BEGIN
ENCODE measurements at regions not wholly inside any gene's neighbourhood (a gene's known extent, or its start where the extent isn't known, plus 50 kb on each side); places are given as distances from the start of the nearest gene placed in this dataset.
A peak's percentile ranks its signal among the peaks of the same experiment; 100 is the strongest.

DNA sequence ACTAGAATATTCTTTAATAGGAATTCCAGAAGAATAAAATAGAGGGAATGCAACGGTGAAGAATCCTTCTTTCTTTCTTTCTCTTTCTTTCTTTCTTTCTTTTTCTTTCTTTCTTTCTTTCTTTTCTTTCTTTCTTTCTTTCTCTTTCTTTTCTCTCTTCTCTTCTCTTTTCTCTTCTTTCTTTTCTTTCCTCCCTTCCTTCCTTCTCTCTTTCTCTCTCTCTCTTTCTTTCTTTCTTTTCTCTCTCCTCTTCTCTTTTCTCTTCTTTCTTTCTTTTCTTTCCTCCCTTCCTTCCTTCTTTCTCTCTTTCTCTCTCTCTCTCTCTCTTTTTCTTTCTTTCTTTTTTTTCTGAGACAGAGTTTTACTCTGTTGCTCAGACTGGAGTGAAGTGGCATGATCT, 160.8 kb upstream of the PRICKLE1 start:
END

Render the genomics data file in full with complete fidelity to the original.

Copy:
ENCODE measurements at regions not wholly inside any gene's neighbourhood (a gene's known extent, or its start where the extent isn't known, plus 50 kb on each side); places are given as distances from the start of the nearest gene placed in this dataset.
A peak's percentile ranks its signal among the peaks of the same experiment; 100 is the strongest.

DNA sequence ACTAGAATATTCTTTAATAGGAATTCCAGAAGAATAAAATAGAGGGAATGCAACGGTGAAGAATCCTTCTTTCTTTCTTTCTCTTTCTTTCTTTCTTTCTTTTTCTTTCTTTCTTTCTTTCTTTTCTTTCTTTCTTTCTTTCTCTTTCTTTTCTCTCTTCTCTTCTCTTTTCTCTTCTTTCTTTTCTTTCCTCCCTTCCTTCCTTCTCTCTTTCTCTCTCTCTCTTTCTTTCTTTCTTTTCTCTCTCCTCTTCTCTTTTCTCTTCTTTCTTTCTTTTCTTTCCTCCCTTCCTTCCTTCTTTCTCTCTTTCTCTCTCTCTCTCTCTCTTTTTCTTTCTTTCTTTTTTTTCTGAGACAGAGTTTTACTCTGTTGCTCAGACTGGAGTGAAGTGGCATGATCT, 160.8 kb upstream of the PRICKLE1 start: